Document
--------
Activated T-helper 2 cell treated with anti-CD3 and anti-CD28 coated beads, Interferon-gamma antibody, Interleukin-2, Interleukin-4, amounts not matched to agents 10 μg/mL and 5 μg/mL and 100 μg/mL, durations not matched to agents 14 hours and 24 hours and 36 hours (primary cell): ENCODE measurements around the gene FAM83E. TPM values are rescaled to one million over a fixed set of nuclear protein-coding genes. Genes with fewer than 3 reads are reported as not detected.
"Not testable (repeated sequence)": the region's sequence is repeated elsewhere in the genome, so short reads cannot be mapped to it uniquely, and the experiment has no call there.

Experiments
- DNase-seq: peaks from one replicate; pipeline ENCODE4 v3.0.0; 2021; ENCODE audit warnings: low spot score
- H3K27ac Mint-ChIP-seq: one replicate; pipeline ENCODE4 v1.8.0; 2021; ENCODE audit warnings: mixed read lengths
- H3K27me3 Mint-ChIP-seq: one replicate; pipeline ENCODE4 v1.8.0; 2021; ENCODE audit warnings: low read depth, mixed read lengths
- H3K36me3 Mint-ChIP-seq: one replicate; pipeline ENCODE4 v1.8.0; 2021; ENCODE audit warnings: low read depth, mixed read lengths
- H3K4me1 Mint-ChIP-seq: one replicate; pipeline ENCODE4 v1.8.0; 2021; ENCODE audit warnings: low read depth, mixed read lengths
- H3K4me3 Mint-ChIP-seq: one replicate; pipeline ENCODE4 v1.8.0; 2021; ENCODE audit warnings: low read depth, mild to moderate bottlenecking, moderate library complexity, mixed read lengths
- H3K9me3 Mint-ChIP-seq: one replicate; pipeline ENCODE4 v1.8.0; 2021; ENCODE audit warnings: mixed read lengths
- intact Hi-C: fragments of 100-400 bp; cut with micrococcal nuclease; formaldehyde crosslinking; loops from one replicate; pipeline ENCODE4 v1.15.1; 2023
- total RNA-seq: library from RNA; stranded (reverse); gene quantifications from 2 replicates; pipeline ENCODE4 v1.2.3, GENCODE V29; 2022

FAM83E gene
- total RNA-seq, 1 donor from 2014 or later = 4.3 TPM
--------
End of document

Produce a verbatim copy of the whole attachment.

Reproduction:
Activated T-helper 2 cell treated with anti-CD3 and anti-CD28 coated beads, Interferon-gamma antibody, Interleukin-2, Interleukin-4, amounts not matched to agents 10 μg/mL and 5 μg/mL and 100 μg/mL, durations not matched to agents 14 hours and 24 hours and 36 hours (primary cell): ENCODE measurements around the gene FAM83E. TPM values are rescaled to one million over a fixed set of nuclear protein-coding genes. Genes with fewer than 3 reads are reported as not detected.
"Not testable (repeated sequence)": the region's sequence is repeated elsewhere in the genome, so short reads cannot be mapped to it uniquely, and the experiment has no call there.

Experiments
- DNase-seq: peaks from one replicate; pipeline ENCODE4 v3.0.0; 2021; ENCODE audit warnings: low spot score
- H3K27ac Mint-ChIP-seq: one replicate; pipeline ENCODE4 v1.8.0; 2021; ENCODE audit warnings: mixed read lengths
- H3K27me3 Mint-ChIP-seq: one replicate; pipeline ENCODE4 v1.8.0; 2021; ENCODE audit warnings: low read depth, mixed read lengths
- H3K36me3 Mint-ChIP-seq: one replicate; pipeline ENCODE4 v1.8.0; 2021; ENCODE audit warnings: low read depth, mixed read lengths
- H3K4me1 Mint-ChIP-seq: one replicate; pipeline ENCODE4 v1.8.0; 2021; ENCODE audit warnings: low read depth, mixed read lengths
- H3K4me3 Mint-ChIP-seq: one replicate; pipeline ENCODE4 v1.8.0; 2021; ENCODE audit warnings: low read depth, mild to moderate bottlenecking, moderate library complexity, mixed read lengths
- H3K9me3 Mint-ChIP-seq: one replicate; pipeline ENCODE4 v1.8.0; 2021; ENCODE audit warnings: mixed read lengths
- intact Hi-C: fragments of 100-400 bp; cut with micrococcal nuclease; formaldehyde crosslinking; loops from one replicate; pipeline ENCODE4 v1.15.1; 2023
- total RNA-seq: library from RNA; stranded (reverse); gene quantifications from 2 replicates; pipeline ENCODE4 v1.2.3, GENCODE V29; 2022

FAM83E gene
- total RNA-seq, 1 donor from 2014 or later = 4.3 TPM